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Saturday, June 30, 2012

Good Example of Science Fantasy

 I enjoy both fantasy and science fiction.  I tend to like well written books that combine aspects of both genres.  So I was pleased to review The Lodestone Trilogy for The Bookplex.


I agree with those who have called this book science fantasy. I define this sub-genre as science fiction for people who prefer fantasy.  It feels like fantasy. This is a quest narrative which is a fantasy trope.  There are numerous parallels to Tolkien’s Lord of the Rings which include a fellowship of individuals from several different species pursuing the quest. There are also some noticeable similarities to the Darkover science fantasy series created by Marion Zimmer Bradley.  Like the planet of Darkover, the world where this trilogy takes place has evolved a technology that sets it apart.  On Darkover it’s called matrix technology.  In The Lodestone Trilogy, the technology is built on lodestone.  There are explanations for how these technologies work, but they don’t exist in our real world.  So it’s fictional extrapolation rather than actual science.  There is a long tradition of science fiction extrapolation, and it’s perfectly legitimate within the genre. I personally don’t have a problem with Mark Whiteway’s extrapolation because the supporting explanations are internally consistent.  This means that his work is conceptually solid.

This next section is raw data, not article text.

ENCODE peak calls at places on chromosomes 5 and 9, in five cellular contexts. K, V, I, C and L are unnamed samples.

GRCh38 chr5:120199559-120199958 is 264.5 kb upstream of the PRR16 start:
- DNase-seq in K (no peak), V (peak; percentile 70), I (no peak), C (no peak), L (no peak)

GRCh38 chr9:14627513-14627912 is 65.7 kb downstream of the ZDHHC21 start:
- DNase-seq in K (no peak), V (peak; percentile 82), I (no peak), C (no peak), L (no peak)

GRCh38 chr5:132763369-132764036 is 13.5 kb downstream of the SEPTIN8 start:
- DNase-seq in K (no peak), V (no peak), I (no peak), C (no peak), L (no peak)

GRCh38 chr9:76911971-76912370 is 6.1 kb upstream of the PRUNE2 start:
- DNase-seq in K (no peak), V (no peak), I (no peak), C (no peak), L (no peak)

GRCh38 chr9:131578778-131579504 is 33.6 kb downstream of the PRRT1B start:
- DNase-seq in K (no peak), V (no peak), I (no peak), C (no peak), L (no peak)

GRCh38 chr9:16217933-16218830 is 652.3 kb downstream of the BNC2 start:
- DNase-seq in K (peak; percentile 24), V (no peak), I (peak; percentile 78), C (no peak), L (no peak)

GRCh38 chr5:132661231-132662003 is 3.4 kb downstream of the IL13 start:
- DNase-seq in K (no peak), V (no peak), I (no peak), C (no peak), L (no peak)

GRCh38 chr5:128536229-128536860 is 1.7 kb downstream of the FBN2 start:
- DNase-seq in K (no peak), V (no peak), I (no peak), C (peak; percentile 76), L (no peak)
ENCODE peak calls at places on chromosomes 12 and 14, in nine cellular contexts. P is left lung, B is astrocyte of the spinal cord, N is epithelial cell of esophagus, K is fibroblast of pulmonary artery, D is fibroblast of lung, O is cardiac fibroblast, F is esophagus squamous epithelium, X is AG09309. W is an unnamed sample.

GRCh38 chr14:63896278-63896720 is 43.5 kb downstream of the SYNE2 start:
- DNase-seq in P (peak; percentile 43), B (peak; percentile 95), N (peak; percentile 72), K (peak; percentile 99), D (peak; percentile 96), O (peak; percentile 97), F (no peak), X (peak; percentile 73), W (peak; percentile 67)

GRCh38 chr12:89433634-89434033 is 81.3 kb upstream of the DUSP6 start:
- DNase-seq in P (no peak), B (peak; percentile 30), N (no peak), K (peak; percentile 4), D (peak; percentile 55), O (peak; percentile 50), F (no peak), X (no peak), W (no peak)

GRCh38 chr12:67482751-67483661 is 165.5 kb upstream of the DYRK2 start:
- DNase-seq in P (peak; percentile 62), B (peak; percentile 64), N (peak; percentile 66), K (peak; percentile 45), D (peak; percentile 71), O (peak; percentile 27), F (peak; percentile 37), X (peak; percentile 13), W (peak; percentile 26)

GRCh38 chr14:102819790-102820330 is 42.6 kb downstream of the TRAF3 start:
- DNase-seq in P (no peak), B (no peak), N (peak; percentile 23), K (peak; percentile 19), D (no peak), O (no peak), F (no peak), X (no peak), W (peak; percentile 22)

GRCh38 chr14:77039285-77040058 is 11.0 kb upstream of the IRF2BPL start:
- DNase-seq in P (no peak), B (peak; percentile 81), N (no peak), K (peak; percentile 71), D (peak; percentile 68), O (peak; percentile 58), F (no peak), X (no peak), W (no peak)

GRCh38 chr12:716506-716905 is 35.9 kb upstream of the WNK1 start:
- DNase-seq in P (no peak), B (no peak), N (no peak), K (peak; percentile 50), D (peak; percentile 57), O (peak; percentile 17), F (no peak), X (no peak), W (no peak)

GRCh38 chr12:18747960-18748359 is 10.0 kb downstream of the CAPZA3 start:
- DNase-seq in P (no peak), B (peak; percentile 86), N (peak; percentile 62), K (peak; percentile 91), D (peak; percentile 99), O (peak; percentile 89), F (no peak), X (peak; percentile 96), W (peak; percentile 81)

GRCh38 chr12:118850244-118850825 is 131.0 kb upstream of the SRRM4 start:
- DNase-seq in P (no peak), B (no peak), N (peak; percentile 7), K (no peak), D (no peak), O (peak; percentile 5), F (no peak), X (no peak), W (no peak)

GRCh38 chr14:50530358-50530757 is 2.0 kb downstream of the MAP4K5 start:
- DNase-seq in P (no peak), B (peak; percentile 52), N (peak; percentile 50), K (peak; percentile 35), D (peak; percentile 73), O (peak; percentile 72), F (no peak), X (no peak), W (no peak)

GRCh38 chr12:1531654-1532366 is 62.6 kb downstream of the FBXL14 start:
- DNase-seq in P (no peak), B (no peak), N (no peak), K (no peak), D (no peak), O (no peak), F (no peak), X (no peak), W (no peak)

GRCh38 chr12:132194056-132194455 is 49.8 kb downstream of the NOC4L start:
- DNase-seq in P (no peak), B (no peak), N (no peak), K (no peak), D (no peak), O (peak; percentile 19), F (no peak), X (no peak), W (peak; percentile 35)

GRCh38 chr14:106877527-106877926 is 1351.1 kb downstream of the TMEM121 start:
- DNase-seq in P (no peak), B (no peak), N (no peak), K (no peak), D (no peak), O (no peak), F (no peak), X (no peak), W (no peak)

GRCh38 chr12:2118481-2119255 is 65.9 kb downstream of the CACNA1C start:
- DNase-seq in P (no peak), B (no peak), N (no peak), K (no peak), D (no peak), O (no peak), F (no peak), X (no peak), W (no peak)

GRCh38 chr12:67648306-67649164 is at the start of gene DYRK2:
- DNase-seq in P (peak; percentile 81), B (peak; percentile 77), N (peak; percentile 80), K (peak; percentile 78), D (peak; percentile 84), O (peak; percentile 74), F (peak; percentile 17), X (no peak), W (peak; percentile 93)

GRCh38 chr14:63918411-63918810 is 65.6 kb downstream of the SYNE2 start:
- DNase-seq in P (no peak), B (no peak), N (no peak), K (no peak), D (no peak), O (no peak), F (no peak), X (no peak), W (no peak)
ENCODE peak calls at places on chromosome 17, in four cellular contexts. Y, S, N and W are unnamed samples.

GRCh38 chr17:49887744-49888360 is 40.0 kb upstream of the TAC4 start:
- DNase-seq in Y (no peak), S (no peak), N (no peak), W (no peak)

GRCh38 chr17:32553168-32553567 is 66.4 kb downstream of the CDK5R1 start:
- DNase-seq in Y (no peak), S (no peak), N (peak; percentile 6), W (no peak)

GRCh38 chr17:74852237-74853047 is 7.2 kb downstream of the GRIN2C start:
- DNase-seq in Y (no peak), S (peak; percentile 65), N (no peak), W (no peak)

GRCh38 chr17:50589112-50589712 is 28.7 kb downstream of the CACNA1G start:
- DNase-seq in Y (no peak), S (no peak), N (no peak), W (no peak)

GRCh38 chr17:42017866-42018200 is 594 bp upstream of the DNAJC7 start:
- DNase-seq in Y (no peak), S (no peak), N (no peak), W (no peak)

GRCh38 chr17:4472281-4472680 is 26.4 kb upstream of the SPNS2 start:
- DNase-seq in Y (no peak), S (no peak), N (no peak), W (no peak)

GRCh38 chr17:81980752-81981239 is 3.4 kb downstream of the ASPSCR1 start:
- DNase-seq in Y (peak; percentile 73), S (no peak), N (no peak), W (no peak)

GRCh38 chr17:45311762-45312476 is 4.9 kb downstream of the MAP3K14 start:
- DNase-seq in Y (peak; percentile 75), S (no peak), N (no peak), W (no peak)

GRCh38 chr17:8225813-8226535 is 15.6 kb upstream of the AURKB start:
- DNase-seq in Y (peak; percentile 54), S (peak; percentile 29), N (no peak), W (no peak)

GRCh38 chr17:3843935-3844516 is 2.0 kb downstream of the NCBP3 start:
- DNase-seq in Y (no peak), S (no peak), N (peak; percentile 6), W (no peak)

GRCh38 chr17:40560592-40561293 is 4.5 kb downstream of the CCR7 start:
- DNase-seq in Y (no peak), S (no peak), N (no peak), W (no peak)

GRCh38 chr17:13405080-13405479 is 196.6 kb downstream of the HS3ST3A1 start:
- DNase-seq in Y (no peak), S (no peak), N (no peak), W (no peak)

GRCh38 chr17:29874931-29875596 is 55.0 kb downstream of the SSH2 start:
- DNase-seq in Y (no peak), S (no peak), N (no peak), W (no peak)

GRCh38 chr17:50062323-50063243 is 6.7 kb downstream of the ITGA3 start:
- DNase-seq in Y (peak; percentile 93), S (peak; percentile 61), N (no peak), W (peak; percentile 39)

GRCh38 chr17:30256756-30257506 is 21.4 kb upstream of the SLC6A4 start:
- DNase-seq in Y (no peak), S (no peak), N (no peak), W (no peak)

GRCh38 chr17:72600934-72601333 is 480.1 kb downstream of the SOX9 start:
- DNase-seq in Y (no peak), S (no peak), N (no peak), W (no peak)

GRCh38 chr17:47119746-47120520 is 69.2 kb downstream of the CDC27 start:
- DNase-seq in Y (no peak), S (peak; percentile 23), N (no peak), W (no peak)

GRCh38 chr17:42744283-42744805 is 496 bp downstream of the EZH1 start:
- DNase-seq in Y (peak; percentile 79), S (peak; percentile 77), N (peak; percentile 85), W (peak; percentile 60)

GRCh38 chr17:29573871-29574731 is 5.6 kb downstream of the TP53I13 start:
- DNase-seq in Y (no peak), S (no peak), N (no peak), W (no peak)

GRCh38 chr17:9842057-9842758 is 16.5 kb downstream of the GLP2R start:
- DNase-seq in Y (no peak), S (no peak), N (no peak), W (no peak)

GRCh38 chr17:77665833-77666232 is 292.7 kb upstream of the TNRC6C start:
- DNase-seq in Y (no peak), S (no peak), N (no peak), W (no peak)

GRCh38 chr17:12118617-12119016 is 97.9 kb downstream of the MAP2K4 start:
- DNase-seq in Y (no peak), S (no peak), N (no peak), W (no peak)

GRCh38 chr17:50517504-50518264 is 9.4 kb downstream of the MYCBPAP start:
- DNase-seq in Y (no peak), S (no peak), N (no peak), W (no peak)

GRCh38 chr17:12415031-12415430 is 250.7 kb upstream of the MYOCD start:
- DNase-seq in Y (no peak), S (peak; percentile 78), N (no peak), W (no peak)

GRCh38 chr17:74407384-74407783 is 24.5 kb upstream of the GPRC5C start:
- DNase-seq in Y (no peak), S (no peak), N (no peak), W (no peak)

The first and third books in the trilogy are very action-oriented, but the middle book is more character driven.  We delve into the central characters and get to know them better.  Since I like in depth characterization, I was glad to find it in this trilogy.  The character development from the second book carried me into the third feeling more invested in the protagonists.  I consider this a narrative strategy that made The Lodestone Trilogy more compelling.

I didn’t care for the abrupt ending.  No doubt this was an attempt to insure that there would be interest in the sequel.  I prefer fiction that’s more self-contained.  I feel that the quality of The Lodestone Trilogy is sufficient that readers would be eager for more without the obvious tactic of leaving the story unfinished.

 About Science Fantasy

"Science fantasy" has been very subjectively defined and there are a number of different perspectives on what it means. So I thought I would give you a sampling of these perspectives.

Here is an amusing essay by Randy Henderson that appeared in Fantasy magazine:
Is It Science Fiction or Science Fantasy?

Here is a guest blog article by science fiction romance author, Heather Massey:
An Ode To Science Fantasy

Here is an article from which attempts to define where Star Wars belongs in the genre landscape:
To What Genre Does Star Wars Belong?

At the end of the day, whether you enjoyed the book is probably more important for a reader than what genre box you put it in, but many people really like to classify.  I am one of them.  I draw genre lines my own way.  Other readers are also welcome to do so.  Have fun with it.


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